Please note: This piece was originally published in the Ireland INC Index 2022, available to read with compliments here.
The bonds that link Ireland and the US are deeper than just economic, they are the bonds of family. Our two countries are connected historically and culturally in a way that has developed over generations.
As we emerge from the pandemic, we want to strengthen these links further and face huge global challenges, such as climate change, together.
We have all been encouraged by the recent re-engagement with multilateralism by the US. While trade agendas are evolving, and the EU and US may have points of difference, there is a shared understanding of the value of a strong transatlantic relationship. Now more than ever, those countries with similar values need to stick together.
Remarkably, last year was a record year of growth for Ireland’s economy in a number of ways. We had record goods exports of €165.2bn. Ireland’s trade with the United States has more than doubled in the last 10 years. We saw record levels of inward investment – 17,000 net jobs were created by multinationals in Ireland last year, the highest ever created in a single year. We also saw the highest annual increase in jobs created by our indigenous enterprises.
We never take FDI or trade for granted. We have built relationships, established over many years and we will continue to work hard to remain attractive in what is an increasingly competitive global environment in the years to come.
In the coming weeks, I will publish a new Trade and Investment Strategy which will look at what we can do as a country to maintain and enhance our competitiveness, grow Irish-owned business, attract FDI and create a higher standard of living for our citizens.
We are aware our challenges and we are dealing with them head on. These include the need for more investment in infrastructure – housing, energy, water services, roads, ports, airports and broadband. We have committed to a €165billion National Development Plan, an almost €50bn increase in investment in public infrastructure than what was planned 5 years ago. This will bring public investment well above the EU average.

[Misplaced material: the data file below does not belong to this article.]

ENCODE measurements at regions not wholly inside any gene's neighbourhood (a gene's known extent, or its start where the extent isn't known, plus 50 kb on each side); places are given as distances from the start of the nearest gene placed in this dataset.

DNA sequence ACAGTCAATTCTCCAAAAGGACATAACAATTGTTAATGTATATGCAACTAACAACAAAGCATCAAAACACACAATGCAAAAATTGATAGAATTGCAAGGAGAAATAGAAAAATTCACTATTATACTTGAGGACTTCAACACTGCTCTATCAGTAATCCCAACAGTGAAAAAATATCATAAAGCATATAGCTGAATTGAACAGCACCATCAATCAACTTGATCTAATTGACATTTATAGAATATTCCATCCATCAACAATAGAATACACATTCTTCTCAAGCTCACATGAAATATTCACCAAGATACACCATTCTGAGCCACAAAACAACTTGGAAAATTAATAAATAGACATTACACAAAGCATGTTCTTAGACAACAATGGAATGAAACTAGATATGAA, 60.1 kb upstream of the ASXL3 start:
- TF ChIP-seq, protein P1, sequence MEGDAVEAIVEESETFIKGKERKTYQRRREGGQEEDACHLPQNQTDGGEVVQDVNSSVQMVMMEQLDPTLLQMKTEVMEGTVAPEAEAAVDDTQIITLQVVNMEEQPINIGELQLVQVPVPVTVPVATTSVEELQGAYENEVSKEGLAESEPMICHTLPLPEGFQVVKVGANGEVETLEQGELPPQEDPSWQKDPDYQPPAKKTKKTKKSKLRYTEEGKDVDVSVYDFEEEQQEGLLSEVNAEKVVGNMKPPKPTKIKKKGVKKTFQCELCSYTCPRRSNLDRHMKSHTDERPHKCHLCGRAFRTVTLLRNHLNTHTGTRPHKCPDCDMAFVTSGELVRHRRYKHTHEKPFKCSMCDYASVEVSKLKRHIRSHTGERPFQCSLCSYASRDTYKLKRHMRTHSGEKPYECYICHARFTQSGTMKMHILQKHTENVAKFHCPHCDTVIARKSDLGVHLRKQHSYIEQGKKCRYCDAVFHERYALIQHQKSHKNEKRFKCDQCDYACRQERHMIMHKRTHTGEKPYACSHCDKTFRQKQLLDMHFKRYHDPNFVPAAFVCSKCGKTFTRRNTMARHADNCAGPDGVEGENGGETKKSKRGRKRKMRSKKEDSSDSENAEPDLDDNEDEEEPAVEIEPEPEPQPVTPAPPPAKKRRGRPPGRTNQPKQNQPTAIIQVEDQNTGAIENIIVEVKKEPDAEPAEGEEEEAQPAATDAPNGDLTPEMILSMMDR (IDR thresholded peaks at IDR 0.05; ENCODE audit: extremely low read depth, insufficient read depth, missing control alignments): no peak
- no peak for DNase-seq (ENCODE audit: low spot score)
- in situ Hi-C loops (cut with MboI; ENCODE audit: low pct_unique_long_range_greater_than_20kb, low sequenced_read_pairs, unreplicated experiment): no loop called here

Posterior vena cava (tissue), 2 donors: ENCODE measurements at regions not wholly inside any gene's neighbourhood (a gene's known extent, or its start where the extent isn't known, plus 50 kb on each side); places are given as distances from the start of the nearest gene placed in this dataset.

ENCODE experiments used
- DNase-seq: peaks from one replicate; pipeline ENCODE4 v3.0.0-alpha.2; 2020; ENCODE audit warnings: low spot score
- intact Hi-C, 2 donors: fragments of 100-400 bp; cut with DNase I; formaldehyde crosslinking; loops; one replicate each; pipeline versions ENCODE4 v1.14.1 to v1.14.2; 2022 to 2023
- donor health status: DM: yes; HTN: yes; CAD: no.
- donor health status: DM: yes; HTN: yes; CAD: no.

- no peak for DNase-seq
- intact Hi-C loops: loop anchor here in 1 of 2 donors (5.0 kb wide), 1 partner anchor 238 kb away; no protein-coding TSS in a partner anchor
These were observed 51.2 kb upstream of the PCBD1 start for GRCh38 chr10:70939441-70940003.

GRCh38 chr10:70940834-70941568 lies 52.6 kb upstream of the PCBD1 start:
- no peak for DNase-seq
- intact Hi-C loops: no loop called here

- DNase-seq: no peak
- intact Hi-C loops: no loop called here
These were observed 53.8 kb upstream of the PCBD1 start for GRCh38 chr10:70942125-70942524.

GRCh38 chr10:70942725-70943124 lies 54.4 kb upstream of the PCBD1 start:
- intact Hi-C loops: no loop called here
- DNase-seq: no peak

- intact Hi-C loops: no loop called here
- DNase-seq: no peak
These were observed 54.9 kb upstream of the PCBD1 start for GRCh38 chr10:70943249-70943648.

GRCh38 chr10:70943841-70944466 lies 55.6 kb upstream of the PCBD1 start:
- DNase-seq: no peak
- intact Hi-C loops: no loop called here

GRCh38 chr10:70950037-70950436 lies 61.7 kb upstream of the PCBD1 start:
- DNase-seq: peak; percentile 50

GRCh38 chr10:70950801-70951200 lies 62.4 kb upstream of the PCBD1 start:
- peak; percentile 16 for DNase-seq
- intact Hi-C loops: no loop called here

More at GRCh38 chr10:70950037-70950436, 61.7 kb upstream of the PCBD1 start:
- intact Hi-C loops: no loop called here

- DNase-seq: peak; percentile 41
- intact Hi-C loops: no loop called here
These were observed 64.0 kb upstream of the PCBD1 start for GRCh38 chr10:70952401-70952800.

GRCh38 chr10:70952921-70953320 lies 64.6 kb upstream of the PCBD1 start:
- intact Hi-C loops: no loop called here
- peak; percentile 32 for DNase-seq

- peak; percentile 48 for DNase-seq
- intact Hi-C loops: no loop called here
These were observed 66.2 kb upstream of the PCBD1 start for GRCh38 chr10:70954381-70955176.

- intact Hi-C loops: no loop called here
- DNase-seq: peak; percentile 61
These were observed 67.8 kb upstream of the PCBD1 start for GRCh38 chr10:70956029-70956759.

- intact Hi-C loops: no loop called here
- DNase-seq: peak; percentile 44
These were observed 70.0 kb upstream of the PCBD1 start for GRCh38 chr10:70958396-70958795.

Childcare is another area we are acting on. Budget 2022 continued what will be a major programme of investment to reduce childcare fees for parents, to enable more parents, especially women, participate more fully in the workforce.
Over the course of this Government, we will reform personal taxation so that nobody pays the higher rate of income tax on any income below €40,000 a year, or up to €80,000 a year for a two-income couple. We know that we need to be more competitive with our peers on personal taxation.
Given this depth of connection that exists between Ireland and the United States, my Department and the Irish Embassy in Washington DC have recently mapped ‘Ireland’s economic footprint in the US’. At the National and Regional levels, and in 20 of the States where Ireland’s deepest connections exist, we have produced factsheets that explain the levels of trade, investment, heritage, education, research and innovation that occurs between Ireland and the United States in each region. This will enable Ireland to strengthen existing relationships and develop new ones with future leaders. Growing the ‘Irish footprint’ has been of upmost importance to successive Irish Governments, and this recent project and other initiatives will help ensure that it remains a top priority into the future.